said, the Committee had been led away from the consideration of the real point at issue. The question before them was not the difference between bribery and treating, or how far parties belonging to different denominations might have been guilty of corrupt practices; but it was whether a Member should be for ever precluded from sitting for a constituency with which he and his family might possibly have been connected for centuries; and that room, therefore, should be made for some adventurous spirit, like Schnadhorst of the Birmingham Caucus. The hon. Member for Kirkcaldy (Sir George Campbell) had asked if they were to fight over a question as to whether a man who had intentionally corrupted a constituency should ever be allowed to sit for that constituency again; and the Attorney General entirely misled the Committee, because he said that this clause was directed to the punishment of a man who had intentionally corrupted a constituency. He would aid the hon. and learned Gentleman in every way in his power to punish not only the corruptor, but the corrupted; but he feared it was just possible that some injustice might be worked by the clause. He would give the Committee twos illustrations. He was present at the hearing of the Election Petition against Mr. Benjamin Whitworth. In 1868, the hon. Gentleman was elected Member for Drogheda by an overwhelming majority; but in the following January a Petition was brought against him, and it was tried by the redoubtable Judge Keogh. He (Mr. Callan) sat the hearing out from beginning to end; and he was never more astounded in his life than when Mr. Justice Keogh declared that Mr. Whitworth was not only guilty through his agents of undue influence, but that Mr. Whitworth personally was guilty of undue influence, and that the hon. Gentleman was disqualified for sitting for the borough during the then Parliament. What, however, happened? In the following week the supporters of Mr. Whitworth held a meeting in the town, and the son of Mr. Whitworth was unanimously chosen to succeed his father, and on a later day he was fortunate enough to be elected without a contest. Such was the way in which a Member of the Liberal Party was punished. If the present Bill had been in existence at that time Mr. Whitworth could never have sat for Drogheda again. At the next election Mr. -Whitworth was defeated; but in 1880 the hon. Gentleman defeated a Gentleman who was half a Liberal and half a Home Ruler. During the present Parliament Mr. Thomas Dickson, the Member for Tyrone, was unseated for Dungannon, the capital town of Tyrone. Sligo was a corrupt borough, and Sligo was disenfranchised.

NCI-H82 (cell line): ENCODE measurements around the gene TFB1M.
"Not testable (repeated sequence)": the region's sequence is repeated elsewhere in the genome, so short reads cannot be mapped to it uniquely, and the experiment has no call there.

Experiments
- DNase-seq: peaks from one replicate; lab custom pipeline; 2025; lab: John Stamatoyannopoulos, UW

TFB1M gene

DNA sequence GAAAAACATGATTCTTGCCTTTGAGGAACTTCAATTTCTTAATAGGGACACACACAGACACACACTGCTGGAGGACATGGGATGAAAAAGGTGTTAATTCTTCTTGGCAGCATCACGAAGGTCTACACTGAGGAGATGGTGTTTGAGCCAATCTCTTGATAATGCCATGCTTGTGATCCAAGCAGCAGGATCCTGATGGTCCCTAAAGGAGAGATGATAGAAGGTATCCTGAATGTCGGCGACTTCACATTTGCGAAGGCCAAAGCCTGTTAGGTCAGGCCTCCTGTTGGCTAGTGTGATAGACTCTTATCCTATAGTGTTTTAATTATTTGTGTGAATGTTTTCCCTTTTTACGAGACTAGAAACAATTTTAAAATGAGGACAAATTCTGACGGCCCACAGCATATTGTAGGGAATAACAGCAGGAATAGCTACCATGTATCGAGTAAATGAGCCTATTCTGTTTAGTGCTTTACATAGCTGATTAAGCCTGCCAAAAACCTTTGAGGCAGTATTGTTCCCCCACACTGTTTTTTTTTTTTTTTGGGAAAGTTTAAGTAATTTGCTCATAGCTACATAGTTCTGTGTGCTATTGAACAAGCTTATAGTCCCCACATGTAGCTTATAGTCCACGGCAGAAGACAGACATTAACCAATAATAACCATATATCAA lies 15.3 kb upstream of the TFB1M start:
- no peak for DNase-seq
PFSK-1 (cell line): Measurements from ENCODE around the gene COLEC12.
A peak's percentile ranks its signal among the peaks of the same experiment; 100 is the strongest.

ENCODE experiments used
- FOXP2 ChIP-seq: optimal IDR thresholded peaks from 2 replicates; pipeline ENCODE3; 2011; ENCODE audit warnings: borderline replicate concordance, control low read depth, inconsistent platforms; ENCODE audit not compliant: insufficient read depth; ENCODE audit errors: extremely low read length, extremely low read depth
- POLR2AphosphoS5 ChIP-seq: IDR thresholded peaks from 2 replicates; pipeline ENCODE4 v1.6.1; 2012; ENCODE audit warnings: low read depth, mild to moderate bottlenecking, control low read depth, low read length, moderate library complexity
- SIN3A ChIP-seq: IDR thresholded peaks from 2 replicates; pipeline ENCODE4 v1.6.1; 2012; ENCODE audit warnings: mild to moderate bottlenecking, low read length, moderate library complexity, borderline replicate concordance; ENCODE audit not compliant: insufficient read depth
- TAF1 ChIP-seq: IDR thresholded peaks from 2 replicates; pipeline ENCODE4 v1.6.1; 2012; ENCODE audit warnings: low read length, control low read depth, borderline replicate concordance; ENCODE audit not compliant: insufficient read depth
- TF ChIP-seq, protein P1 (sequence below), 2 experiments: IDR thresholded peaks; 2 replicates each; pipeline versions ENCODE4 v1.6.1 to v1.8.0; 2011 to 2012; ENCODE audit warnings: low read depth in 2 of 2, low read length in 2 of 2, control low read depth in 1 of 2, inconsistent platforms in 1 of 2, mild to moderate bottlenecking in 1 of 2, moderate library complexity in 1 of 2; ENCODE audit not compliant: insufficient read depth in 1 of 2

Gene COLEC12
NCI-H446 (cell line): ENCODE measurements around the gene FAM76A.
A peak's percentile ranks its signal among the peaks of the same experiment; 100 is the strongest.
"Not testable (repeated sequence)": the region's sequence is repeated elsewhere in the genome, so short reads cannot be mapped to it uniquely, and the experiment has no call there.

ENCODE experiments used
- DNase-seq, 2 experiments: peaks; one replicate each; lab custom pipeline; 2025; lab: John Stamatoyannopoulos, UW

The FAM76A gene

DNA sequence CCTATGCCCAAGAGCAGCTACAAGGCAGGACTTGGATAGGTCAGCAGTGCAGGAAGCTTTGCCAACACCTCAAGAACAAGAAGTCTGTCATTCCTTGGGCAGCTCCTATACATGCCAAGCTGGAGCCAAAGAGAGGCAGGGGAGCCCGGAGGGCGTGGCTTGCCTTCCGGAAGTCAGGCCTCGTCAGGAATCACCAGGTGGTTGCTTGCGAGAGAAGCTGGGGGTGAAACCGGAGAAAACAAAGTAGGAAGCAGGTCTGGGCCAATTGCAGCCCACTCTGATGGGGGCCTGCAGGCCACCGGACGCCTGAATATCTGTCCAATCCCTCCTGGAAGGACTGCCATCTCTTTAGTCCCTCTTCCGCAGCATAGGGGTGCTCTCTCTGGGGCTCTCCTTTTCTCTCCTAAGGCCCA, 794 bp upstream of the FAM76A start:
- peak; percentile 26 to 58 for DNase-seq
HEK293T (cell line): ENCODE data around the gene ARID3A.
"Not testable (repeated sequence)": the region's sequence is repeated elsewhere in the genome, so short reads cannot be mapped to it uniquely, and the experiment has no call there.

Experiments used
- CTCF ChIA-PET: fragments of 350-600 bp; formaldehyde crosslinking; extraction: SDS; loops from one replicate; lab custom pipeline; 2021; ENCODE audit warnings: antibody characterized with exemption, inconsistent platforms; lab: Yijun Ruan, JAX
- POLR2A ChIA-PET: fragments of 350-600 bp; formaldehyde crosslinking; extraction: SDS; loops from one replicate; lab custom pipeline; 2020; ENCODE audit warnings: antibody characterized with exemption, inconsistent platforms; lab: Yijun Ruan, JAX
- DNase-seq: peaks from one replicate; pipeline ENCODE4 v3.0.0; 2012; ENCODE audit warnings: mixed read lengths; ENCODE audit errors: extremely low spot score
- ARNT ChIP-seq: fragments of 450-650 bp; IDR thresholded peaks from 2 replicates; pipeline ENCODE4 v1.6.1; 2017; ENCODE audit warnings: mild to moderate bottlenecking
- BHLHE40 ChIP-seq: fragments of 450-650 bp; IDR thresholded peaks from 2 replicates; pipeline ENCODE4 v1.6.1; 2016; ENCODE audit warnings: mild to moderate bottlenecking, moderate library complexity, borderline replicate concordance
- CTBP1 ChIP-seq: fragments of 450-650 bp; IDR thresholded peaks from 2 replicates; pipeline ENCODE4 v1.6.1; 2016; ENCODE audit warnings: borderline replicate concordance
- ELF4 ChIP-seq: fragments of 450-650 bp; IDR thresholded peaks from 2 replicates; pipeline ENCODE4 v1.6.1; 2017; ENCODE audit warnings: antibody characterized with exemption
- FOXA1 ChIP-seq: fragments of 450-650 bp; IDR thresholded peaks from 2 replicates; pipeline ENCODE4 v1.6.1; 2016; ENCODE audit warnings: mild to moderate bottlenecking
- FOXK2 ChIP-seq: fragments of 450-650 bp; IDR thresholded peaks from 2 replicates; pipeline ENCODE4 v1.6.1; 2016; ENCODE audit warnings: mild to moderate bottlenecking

The remarks of the hon. Gentleman have very little relevancy to the Question before the Committee.